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The components of basic and diluted EPS were as follows (in thousands, except per share data):
 
For the Three Months Ended
 
March 31,
 
2019
 
2018
Basic and Diluted Loss Per Share
 
 
 
Net Loss
$
(94,032
)
 
$
(51,995
)
Less: Noncontrolling Interest
(3,975
)
 

Less: Adjustment to reflect Series A Preferred Stock dividends
(2,721
)
 
(2,721
)
Less: Adjustment to reflect accretion of Series A Preferred Stock discount
(1,596
)
 
(1,438
)
Adjusted net loss available to common shareholders, basic and diluted
$
(102,324
)
 
$
(56,154
)
Denominator:
 
 
 
Weighted average common shares outstanding, basic and diluted (1) (2)
170,702

 
174,213

Loss Per Common Share
 
 
 
Basic and diluted
$
(0.60
)
 
$
(0.32
)
 
(1)
For the three months ended March 31, 2019, 8,017,004 potentially dilutive shares were not included in the calculation above, as they had an anti-dilutive effect on EPS, including restricted stock awards and stock options outstanding. Additionally, 11,472,445 common shares associated with the assumed conversion of Series A Preferred Stock were also excluded, as they would have had an anti-dilutive effect on EPS.
(2)
For the three months ended March 31, 2018, 8,933,600 potentially dilutive shares were not included in the calculation above, as they had an anti-dilutive effect on EPS, including restricted stock awards and stock options outstanding. Additionally, 11,472,445 common shares associated with the assumed conversion of Series A Preferred Stock were also excluded, as they would have had an anti-dilutive effect on EPS.

Note 11—Commitments and Contingencies

General

The Company is subject to contingent liabilities with respect to existing or potential claims, lawsuits, and other proceedings, including those involving environmental, tax and other matters, certain of which are discussed more specifically below. The Company accrues liabilities when it is probable that future costs will be incurred and such costs can be reasonably estimated. Such accruals are based on developments to date and the Company’s estimates of the outcomes of these matters and its experience in contesting, litigating and settling other matters. As the scope of the liabilities becomes better defined, there will be changes in the estimates of future costs, which management currently believes will not have a material effect on the Company’s financial position, results of operations or cash flows.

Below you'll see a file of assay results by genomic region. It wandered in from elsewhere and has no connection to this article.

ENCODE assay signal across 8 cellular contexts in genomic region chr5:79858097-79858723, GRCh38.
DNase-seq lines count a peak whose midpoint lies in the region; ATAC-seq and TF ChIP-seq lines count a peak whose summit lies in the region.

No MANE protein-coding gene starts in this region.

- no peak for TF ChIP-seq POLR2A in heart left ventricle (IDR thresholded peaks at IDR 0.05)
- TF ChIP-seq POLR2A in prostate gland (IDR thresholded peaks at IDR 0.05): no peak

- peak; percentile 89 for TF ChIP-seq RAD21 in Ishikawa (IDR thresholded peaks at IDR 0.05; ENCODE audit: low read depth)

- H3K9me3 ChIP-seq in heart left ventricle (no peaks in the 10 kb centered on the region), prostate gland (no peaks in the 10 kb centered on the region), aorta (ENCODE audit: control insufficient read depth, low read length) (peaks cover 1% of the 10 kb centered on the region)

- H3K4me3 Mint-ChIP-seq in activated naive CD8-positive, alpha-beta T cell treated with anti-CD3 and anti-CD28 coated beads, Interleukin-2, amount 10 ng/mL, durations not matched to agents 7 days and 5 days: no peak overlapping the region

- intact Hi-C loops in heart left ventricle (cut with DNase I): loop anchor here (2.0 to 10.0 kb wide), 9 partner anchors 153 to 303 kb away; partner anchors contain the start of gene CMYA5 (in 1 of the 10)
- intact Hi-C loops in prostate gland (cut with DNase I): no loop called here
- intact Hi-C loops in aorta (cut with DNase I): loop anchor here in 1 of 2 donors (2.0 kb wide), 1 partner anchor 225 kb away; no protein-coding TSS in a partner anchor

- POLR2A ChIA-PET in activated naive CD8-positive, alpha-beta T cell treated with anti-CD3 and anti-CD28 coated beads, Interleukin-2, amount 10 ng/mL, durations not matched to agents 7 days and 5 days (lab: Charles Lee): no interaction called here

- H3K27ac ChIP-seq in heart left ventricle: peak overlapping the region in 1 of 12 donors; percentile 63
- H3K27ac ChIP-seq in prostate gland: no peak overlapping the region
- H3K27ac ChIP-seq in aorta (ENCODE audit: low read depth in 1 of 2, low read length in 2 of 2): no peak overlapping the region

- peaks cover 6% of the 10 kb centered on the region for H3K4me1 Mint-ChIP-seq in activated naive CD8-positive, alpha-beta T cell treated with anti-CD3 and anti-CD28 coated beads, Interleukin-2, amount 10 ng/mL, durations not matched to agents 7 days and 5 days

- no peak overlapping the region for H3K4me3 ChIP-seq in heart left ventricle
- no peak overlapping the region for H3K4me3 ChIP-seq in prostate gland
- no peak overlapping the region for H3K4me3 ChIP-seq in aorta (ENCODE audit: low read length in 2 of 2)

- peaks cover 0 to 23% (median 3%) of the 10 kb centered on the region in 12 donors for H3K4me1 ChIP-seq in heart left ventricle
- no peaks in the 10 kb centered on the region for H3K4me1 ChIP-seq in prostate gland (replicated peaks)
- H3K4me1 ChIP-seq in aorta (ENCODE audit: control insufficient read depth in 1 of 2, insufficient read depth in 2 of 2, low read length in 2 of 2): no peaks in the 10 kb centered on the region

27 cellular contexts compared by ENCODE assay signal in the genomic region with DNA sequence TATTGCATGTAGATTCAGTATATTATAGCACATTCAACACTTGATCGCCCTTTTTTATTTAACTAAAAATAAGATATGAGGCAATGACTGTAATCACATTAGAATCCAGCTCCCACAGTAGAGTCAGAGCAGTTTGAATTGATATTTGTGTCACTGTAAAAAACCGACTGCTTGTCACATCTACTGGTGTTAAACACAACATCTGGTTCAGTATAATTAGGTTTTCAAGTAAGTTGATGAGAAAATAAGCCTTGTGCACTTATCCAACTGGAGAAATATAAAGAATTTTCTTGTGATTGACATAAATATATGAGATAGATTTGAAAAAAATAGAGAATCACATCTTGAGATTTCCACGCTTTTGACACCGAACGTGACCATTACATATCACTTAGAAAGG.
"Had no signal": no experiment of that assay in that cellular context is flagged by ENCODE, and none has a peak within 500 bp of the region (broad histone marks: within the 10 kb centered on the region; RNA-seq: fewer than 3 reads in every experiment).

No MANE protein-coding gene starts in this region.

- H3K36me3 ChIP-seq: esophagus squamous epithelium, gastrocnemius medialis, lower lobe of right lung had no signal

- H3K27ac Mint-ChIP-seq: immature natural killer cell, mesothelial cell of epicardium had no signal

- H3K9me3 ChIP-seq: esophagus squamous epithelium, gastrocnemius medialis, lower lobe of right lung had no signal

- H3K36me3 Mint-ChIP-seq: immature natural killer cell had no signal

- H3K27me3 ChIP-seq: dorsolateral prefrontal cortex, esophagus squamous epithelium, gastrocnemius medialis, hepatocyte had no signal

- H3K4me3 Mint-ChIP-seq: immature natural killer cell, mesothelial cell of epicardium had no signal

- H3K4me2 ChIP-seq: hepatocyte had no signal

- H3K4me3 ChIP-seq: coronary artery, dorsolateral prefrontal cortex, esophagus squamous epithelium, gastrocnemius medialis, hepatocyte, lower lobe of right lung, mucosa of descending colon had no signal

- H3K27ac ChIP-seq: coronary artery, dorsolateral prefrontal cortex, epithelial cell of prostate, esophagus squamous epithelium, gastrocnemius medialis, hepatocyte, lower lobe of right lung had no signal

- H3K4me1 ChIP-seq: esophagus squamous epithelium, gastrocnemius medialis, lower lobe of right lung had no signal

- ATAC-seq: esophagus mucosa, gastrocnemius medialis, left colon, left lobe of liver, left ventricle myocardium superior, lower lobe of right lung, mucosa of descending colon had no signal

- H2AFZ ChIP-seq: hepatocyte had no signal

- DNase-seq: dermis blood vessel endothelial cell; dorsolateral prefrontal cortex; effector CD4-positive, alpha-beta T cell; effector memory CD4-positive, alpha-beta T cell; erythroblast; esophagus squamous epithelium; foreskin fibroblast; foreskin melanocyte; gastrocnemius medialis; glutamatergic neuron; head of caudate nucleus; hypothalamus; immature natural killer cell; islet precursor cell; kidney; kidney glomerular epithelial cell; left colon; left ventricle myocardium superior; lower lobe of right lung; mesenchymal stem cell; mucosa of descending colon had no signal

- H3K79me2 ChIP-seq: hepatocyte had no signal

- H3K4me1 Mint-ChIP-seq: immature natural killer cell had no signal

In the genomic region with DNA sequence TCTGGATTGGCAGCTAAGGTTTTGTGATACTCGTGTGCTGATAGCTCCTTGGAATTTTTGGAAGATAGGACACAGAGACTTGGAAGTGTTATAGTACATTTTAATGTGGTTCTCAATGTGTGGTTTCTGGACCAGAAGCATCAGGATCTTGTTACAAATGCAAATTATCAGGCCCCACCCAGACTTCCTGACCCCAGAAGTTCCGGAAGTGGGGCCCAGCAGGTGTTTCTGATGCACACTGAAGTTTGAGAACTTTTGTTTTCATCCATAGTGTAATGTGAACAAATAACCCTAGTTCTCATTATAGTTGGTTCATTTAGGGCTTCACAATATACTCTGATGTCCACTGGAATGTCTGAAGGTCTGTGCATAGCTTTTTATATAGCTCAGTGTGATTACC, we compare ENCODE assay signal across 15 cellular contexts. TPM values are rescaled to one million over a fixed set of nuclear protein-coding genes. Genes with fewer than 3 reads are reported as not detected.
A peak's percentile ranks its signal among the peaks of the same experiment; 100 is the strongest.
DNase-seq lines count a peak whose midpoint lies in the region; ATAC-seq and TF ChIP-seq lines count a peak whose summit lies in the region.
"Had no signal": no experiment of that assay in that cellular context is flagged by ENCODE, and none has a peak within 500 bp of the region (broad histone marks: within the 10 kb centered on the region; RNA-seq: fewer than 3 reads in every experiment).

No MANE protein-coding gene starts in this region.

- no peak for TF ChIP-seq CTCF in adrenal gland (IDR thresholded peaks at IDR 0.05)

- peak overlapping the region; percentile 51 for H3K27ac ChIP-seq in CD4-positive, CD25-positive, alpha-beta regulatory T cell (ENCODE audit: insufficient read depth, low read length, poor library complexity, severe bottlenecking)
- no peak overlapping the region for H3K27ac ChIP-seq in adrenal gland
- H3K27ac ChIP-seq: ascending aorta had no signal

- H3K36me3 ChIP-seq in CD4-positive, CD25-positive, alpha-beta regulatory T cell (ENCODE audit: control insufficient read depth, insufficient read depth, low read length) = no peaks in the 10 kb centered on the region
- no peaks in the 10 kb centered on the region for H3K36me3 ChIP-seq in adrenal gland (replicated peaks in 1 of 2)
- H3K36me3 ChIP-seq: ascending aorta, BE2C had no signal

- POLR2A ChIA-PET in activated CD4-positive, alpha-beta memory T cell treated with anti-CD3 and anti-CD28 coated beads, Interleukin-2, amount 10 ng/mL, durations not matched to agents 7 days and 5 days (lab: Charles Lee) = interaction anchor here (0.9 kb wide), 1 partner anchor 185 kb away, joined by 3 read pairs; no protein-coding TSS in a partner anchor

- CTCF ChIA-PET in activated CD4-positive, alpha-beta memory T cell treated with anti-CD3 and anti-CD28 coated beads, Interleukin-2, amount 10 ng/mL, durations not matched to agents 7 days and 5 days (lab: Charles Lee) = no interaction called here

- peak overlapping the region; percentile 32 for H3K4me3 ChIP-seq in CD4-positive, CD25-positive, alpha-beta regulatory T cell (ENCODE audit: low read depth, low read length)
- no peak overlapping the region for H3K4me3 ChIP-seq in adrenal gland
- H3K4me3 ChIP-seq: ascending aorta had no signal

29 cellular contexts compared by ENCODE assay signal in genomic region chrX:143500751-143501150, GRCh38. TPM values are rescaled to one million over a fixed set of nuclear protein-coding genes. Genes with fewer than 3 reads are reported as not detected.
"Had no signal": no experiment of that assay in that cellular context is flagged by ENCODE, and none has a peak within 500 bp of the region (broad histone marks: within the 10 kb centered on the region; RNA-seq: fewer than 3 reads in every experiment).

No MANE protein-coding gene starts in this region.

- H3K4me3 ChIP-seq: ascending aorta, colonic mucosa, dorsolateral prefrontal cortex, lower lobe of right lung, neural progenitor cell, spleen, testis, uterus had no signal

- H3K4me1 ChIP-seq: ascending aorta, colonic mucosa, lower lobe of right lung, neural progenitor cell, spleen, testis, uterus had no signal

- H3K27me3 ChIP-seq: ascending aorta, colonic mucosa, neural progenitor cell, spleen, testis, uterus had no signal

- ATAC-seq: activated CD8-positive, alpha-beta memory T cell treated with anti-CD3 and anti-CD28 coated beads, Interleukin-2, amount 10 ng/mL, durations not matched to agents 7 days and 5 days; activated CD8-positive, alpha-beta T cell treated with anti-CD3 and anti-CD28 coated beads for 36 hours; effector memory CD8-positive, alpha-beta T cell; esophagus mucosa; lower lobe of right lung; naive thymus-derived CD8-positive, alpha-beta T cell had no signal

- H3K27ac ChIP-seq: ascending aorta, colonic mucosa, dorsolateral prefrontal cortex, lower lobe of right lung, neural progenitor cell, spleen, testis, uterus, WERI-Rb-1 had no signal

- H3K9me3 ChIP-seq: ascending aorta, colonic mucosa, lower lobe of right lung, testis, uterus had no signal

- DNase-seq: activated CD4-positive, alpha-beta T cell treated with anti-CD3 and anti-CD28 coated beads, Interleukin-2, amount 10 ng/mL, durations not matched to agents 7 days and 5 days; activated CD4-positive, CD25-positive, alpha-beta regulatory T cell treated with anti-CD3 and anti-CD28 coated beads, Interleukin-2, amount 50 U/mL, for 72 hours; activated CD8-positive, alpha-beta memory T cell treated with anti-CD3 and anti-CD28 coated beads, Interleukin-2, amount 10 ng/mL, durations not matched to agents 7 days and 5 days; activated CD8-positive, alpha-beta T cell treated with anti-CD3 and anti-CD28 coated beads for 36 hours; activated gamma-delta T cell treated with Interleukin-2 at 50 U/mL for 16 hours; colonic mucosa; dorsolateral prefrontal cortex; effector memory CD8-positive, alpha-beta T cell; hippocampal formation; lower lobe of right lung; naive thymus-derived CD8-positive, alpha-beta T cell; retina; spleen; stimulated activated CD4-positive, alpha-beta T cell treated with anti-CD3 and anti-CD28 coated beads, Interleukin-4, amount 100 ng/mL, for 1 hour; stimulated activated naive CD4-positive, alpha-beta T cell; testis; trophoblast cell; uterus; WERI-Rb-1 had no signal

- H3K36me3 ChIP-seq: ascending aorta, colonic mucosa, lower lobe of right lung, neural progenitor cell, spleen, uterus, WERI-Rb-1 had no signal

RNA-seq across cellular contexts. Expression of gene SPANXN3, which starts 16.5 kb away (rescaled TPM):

As is customary in the oil and gas industry, the Company may at times have commitments in place to reserve or earn certain acreage positions or wells. If the Company does not meet such commitments, the acreage positions or wells may be lost, or the Company may be required to pay damages if certain performance conditions are not met.

Leases

The Company has entered into operating leases for certain office facilities, compressors and office equipment. On January 1, 2019, the Company adopted ASC Topic 842, Leases, using the modified retrospective approach. Refer to Note 2Leases for additional information.


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Maturities of operating lease liabilities, associated with ROU assets and including imputed interest, as of March 31, 2019, were as follows (in thousands):
 
Operating Leases
2019 - remaining
$
8,489

2020
7,596

2021
3,013

2022
2,196

2023
2,246

Thereafter
10,574

Total lease payments
34,114

Less imputed interest (1)
(4,499
)
Present value of lease liabilities (2)
$
29,615

 
(1) Calculated using the estimated interest rate for each lease.
(2) Of the total present value of lease liabilities, $10.0 million was recorded in "Accounts payable and accrued liabilities" and $19.6 million was recorded in "Other non-current liabilities" on the condensed consolidated balance sheets.
    
As of December 31, 2018, minimum future contractual payments for operating leases under the scope of ASC 840 for certain office facilities and drilling rigs are as follows (in thousands):
 
Operating Leases
2019 - remaining
$
12,713

2020
3,371

2021
3,385

2022
3,360

2023
3,411

Thereafter
15,719

Total lease payments
$
41,959


Drilling RigsShort-Term Leases

As of March 31, 2019, the Company was subject to commitments on three drilling rigs, contracted through May 2019, September 2019, and November 2019 respectively. In the event of early termination of these contracts, the Company would be obligated to pay an aggregate amount of approximately $8.2 million as of March 31, 2019, as required under the terms of the contracts. These costs are capitalized within proved oil and gas properties on the condensed consolidated balance sheets and are included as short-term lease costs in Note 2—Basis of Presentation, Significant Accounting Policies and Recent Accounting Pronouncements, Leases.

Delivery Commitments

As of March 31, 2019, the Company’s oil marketer was subject to a firm transportation agreement that commenced in November 2016 and has a ten-year term with a monthly minimum delivery commitment of 45,000 Bbl/d in year one, 55,800 Bbl/d in year two, 61,800 Bbl/d in years three through seven and 58,000 Bbl/d in years eight through ten. In May 2017, the Company amended its agreement with its oil marketer that requires it to sell all of its crude oil from an area of mutual interest in exchange for a make-whole provision that allows the Company to satisfy any minimum volume commitment deficiencies incurred by its oil marketer with future barrels of crude oil in excess of their minimum volume commitment through October 31, 2018. In December 2017, the Company extended the term of this agreement through October 31, 2019 and has posted a letter of credit in the amount of $35.0 million. The Company is currently in the process of amending and extending this agreement. The Company evaluates its contracts for loss contingencies and accrues for such losses, if the loss can be reasonably estimated and deemed probable.